underlying manipulation, very much like high school, where the girls
who are seen as more 'successful' placate you, little you, by pretending
to be your friend. I comprehend aquaintances, but there was a designer who would write on my wall, "come live on my farm!" Or wherever the hell she was, but in person she would ignore me.
Or the designer who on the third day of CHA said, "Let's take a photo and put it on Facebook!" She knew my dad had recently died, she mentioned she was sorry, my hair was all chopped to shit and I had forever bags under my eyes from crying. I said, "You can take a picture, but you cannot put it on Facebook." The look on her face was like I had slapped her. I went into a rant about how all of the posing was bullshit and not real and she quickly scooted away from me and started talking and laughing with the salespeople. OMG. Or, the famous publisher who blogged about me all the time and roomed with me at events and blah blah blah. A year after my dad died, I saw her. I was still fkd up and not very functional, and I think my wig was purposely on crooked. The look she gave me said it all - how unfortunate it was that I couldn't keep up and that spending time with me wasn't beneficial to her anymore. I will never forget that.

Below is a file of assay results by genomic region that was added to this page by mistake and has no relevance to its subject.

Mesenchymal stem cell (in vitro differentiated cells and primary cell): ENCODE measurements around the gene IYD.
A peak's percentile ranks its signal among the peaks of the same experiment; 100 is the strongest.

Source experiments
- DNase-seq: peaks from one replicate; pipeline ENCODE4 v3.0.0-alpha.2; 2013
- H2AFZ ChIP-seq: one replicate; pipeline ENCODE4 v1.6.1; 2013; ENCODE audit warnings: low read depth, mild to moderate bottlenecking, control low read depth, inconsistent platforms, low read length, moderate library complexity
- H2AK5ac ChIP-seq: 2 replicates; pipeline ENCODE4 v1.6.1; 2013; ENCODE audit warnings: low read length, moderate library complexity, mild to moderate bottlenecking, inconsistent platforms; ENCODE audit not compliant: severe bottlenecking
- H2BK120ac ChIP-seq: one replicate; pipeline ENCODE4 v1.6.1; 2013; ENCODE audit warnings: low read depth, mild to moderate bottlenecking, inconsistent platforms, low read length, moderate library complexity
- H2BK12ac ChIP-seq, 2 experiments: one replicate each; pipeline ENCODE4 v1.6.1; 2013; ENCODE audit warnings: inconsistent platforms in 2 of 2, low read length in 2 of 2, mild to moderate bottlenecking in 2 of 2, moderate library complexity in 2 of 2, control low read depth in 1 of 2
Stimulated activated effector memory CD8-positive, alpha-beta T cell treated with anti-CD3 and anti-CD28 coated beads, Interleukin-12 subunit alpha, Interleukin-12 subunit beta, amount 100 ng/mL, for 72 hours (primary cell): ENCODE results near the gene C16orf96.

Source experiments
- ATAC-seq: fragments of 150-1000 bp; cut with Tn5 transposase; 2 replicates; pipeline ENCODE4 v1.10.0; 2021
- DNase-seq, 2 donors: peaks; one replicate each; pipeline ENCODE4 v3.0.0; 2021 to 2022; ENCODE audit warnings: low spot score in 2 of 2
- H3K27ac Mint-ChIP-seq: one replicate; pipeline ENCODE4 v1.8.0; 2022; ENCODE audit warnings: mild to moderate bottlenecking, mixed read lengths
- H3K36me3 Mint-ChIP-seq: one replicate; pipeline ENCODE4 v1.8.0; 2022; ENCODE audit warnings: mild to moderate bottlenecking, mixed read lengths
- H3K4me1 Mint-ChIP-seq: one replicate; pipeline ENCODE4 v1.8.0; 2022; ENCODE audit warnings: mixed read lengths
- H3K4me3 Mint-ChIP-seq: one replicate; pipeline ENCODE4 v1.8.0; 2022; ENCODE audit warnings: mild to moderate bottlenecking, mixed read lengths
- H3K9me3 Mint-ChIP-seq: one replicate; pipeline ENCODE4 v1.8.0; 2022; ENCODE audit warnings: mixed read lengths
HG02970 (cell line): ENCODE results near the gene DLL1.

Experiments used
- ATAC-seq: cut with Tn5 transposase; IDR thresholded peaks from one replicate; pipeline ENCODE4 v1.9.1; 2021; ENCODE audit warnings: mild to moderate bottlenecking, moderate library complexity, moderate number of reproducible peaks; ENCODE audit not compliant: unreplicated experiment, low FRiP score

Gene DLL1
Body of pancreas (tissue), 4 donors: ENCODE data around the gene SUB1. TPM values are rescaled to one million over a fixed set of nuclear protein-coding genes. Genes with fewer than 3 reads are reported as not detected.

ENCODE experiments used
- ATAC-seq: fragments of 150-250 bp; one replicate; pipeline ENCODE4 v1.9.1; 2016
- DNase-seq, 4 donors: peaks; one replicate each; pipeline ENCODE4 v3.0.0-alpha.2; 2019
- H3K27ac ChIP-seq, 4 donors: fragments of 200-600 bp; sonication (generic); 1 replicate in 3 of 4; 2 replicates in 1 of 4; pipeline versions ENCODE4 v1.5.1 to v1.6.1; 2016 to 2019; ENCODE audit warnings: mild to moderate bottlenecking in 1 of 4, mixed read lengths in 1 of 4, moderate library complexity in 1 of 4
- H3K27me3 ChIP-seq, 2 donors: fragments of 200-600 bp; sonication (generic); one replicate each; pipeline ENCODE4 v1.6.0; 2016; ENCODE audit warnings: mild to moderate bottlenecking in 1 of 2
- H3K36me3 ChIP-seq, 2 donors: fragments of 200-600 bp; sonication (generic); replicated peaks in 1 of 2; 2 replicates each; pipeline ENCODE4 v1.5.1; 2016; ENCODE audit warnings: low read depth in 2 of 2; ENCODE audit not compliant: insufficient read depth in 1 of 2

Like most corporate businesses, the craft and art world are hyper fake. I've seen it. I've experienced
it. Don't believe the blogs. Those successful artists you know, teaching little old you how to be successful too - they make their websites look all indie, but they work for big corporations or they come from well-to-do families. Their lives are nothing like yours or mine. And how about those people who use my name as a tag in their shops on Etsy so their items come up before mine, even though they don't mention me anywhere in their shop or their descriptions. It's gross and unethical, and shows a lack of integrity. No, I take that back - what it is is capitalism without a conscience, and I want no part of that.
I could put my art on stuff and get it produced in sweatshops in China.
I could work for a company and tell you THIS THING IS THE BEST THING EVER AND YOU NEED IT.
I could network with other 'successful' artists and pretend we are best friends so you will think we belong to some exclusive world that you are not a part of but wish you could, so you pay big money to be like us.
But I'm not gonna.
I have to live with myself and wake up happy and calm, not with a knot in my stomach. I don't care what those other people do, really, it is their right. I am only sitting here in my little blog telling you, the 'real' chickies I am truly friends with, that all that is not me and my rant is not directed at you. I do have gypsy dreams and have a lot of cool stuff to do and teach, but I am not part of the machine. Does that make sense?
True indie girls unite! One of my students told me that she is selling her paintings at a local farmers market and I LOVE THAT. I am putting that on my vision board.